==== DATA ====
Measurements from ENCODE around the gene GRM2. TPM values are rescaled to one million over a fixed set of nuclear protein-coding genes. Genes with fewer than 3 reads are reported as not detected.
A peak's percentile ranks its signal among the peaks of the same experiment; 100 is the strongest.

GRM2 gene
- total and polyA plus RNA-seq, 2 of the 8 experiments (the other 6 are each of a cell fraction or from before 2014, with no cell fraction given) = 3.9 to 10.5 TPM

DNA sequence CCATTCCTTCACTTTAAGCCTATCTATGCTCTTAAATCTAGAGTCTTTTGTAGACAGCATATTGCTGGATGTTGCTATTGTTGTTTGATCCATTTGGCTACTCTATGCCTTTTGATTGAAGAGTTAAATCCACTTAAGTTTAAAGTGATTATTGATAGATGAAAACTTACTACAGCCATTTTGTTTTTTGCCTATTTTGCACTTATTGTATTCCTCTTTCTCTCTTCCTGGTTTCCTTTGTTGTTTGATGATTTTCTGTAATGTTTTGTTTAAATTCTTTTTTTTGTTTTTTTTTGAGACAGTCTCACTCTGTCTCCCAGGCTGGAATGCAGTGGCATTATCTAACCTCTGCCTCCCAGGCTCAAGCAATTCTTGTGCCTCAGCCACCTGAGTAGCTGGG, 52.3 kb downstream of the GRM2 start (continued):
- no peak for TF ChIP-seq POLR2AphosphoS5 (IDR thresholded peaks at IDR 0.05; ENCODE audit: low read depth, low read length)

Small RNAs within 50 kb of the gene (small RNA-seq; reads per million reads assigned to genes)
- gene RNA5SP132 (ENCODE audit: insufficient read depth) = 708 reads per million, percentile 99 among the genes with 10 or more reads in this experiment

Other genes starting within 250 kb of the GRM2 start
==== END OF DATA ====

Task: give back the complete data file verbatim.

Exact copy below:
Measurements from ENCODE around the gene GRM2. TPM values are rescaled to one million over a fixed set of nuclear protein-coding genes. Genes with fewer than 3 reads are reported as not detected.
A peak's percentile ranks its signal among the peaks of the same experiment; 100 is the strongest.

GRM2 gene
- total and polyA plus RNA-seq, 2 of the 8 experiments (the other 6 are each of a cell fraction or from before 2014, with no cell fraction given) = 3.9 to 10.5 TPM

DNA sequence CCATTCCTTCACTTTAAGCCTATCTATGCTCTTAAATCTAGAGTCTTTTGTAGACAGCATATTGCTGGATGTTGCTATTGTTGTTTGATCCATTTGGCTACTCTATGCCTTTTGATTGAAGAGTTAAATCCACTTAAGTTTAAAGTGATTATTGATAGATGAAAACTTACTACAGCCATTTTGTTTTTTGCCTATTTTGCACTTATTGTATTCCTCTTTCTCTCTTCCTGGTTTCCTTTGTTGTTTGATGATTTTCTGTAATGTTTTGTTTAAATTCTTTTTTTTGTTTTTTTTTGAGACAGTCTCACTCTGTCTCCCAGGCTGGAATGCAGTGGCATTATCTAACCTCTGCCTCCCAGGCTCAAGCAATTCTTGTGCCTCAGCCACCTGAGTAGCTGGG, 52.3 kb downstream of the GRM2 start (continued):
- no peak for TF ChIP-seq POLR2AphosphoS5 (IDR thresholded peaks at IDR 0.05; ENCODE audit: low read depth, low read length)

Small RNAs within 50 kb of the gene (small RNA-seq; reads per million reads assigned to genes)
- gene RNA5SP132 (ENCODE audit: insufficient read depth) = 708 reads per million, percentile 99 among the genes with 10 or more reads in this experiment

Other genes starting within 250 kb of the GRM2 start